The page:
BERLIN — Two more Germans have been arrested in Turkey for what Berlin considers political reasons, Germany’s Foreign Ministry said Friday, deepening tensions between the two countries.
The arrests took place Thursday, and airport police in Antalya confirmed to the German Consulate in Izmir information on the detentions it had received through other channels, ministry spokeswoman Maria Adebahr said.
She wouldn’t elaborate on the people involved or the circumstances of the arrests. Adebahr said German officials hadn’t yet been allowed to speak by phone with the detainees.
The arrests bring to 12 the number of Germans held in Turkey for what Berlin considers political reasons, including two journalists and a human rights activist. At least four have dual citizenship, though that isn’t the case with the latest two.
Turkey’s state-run Anadolu news agency reported that two German citizens of Turkish origin were detained at Antalya Airport for alleged links to the network of U.S.-based cleric Fethullah Gulen. It said they were a couple, identified only as K.A. and his wife, S.A.
Ankara blames Gulen, a former ally of President Recep Tayyip Erdogan, for last year’s coup attempt. Gulen denies the claim.
A crackdown following the coup attempt has led to the imprisonment of more than 50,000 people with alleged links to terror groups. Critics say the purge that initially targeted people suspected of links to the failed coup has expanded to include government opponents.
Friday marked 200 days since the detention of the best-known German citizen in custody, German-Turkish journalist Deniz Yucel.
“The situation in which Deniz Yucel has now been for 200 days, and the situation of the other Germans jailed in Turkey, still causes us great concern,” said Chancellor Angela Merkel’s spokesman, Steffen Seibert.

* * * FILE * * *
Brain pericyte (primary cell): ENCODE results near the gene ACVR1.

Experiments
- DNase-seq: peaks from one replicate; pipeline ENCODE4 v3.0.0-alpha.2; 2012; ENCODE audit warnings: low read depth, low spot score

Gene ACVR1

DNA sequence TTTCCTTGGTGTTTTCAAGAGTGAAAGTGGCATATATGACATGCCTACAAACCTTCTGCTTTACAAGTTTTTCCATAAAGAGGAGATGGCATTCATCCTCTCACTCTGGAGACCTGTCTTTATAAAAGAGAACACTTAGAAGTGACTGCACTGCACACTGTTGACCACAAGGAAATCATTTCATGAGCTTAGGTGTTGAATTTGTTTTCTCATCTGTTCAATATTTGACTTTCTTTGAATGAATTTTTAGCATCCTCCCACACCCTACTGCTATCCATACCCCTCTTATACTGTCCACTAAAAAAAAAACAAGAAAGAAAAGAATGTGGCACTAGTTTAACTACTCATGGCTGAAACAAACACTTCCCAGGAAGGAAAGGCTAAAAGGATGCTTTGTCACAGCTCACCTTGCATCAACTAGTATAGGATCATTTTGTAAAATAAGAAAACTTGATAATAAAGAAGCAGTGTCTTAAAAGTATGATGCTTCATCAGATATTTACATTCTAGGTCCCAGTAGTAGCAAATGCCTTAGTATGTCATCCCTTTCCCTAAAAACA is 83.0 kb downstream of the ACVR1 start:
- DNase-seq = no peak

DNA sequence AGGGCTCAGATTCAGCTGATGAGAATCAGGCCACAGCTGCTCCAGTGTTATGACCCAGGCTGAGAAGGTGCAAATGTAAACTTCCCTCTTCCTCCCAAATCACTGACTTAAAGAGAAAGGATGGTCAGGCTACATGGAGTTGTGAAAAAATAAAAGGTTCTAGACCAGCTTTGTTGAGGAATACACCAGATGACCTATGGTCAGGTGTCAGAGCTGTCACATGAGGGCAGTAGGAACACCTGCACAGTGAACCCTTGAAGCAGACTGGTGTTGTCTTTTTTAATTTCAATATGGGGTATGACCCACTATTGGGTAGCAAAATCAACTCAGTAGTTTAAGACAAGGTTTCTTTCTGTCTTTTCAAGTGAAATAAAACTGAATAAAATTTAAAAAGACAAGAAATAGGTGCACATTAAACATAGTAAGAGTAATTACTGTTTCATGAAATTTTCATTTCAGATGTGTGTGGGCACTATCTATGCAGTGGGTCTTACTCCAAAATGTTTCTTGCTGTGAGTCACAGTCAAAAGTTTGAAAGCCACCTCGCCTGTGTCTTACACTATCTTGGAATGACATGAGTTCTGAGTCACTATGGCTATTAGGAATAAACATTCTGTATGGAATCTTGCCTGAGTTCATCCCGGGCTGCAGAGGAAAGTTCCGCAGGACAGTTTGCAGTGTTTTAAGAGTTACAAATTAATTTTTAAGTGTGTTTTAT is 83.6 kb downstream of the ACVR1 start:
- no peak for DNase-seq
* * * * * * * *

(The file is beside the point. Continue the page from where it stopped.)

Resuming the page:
“We expect of Turkey that the German citizens who are jailed for incomprehensible reasons be freed,” Seibert added.
German-Turkish relations have been souring for over a year, particularly since the coup attempt and with the arrests that followed.
The countries also have tangled over Turkey blocking German lawmakers’ visits to German troops serving in the campaign against the Islamic State group at two Turkish air bases and over authorities’ refusal to allow rallies by Turkish government politicians in Germany. The latter spat prompted Erdogan to accuse Germany of “committing Nazi practices.”
In July, Germany’s foreign minister advised all citizens traveling to Turkey to exercise caution and threatened to withhold backing for German investments in Turkey.
Merkel said during an appearance in Nuremberg on Friday that recent events mean her government “may perhaps have to reconsider further” its policy toward Turkey, news agency dpa reported. She reiterated that talks on widening a customs agreement between Turkey and the European Union aren’t possible “under these circumstances.”
Zeynep Bilginsoy in Istanbul contributed to this report.